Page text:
I remember the first time I saw the drawing. It was in the 1940s. A political cartoon showed a boy carrying a younger boy on his back. The caption read: He ain’t heavy, Mister, he’s my brother. The cartoon first appeared in The Messenger, an early 20th-century political and literary magazine.
Later, of course, it became the logo for Boys Town, and then in 1969, it became a popular ballad recorded by the likes of the Hollies and Neil Diamond.
I’m thinking about that drawing today, on the last day of the year, the last day of the decade.
Major newspapers and TV networks, in reviewing the past year and projecting news stories for the new year, are hitting on important topics like impeachment, politics, the economy, terrorism, climate change and foreign relations. To no one’s surprise, we are hearing nothing about prisoners. Not a popular topic.
I submit to you in my old year/near year message, it IS important because these are your brothers and sisters! Listen to these USA stats:
-One in five has had a parent sent to jail or prison
-One in eight has had a child incarcerated
-6.5 million adults have an immediate family member currently in jail or prison
-One in seven has an immediate family member who has spent at least a year behind bars
-One in 34 has an immediate loved one who has spent more than 10 years in prison.
It’s not them and us. It’s us!
I was excited to report to our Board of Directors that my church was going to designate a Sunday last October as Prisoner Awareness Sunday. Dr. Michelle Loyd-Paige, who not only serves as a trustee on our board, but also professionally serves as executive associate to the president for diversity and inclusion at Calvin University, stated that we should be thinking of a Prisoner Awareness Month. She’s right, of course.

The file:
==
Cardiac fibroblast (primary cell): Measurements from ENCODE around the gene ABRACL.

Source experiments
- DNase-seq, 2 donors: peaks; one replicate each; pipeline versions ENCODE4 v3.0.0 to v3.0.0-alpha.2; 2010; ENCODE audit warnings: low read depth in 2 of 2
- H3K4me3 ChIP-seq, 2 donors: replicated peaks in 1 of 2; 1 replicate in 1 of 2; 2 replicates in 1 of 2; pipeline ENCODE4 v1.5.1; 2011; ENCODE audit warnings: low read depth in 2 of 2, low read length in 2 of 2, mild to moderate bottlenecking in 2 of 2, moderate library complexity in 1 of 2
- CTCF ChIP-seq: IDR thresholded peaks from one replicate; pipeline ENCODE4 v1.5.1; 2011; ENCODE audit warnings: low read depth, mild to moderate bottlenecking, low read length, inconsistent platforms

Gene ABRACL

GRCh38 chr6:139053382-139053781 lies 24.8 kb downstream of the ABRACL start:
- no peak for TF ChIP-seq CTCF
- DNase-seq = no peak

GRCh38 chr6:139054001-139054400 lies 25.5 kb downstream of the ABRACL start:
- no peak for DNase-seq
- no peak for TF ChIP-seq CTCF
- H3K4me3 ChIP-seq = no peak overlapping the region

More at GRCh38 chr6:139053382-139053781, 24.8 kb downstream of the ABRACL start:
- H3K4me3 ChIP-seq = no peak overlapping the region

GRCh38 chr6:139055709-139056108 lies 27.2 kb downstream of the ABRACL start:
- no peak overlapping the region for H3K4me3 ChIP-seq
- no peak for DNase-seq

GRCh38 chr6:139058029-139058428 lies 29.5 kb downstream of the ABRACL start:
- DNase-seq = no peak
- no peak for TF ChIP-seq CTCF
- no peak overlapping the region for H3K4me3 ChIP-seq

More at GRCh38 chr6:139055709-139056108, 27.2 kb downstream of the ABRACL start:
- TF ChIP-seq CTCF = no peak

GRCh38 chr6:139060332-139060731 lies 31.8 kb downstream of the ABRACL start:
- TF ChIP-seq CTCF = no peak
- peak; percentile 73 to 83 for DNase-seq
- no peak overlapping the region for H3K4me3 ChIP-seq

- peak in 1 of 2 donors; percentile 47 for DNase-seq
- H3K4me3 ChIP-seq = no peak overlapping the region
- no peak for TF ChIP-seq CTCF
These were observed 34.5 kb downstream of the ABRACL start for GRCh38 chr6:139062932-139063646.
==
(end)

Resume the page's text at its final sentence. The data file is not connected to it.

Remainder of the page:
As we end 2019, and begin a new year, I’m suggesting that in the short range, we should make 2020 Prisoner Awareness Year. But, thinking like Dr. Loyd-Paige, Prisoner Awareness Decade would be even better.
Because, like it or not, these are not numbers…they are people. These aren’t other people. These are our brothers and sisters.
Fr. Greg Boyle, who has dedicated his life to working with gang members laments: “The wrong idea has taken root in the world. And the idea is this: there just might be some lives out there that matter less than other lives.”
The entire HUMANITY FOR PRISONERS team, in extending New Year wishes, encourages a new focus on the prisoner: our brother, our sister.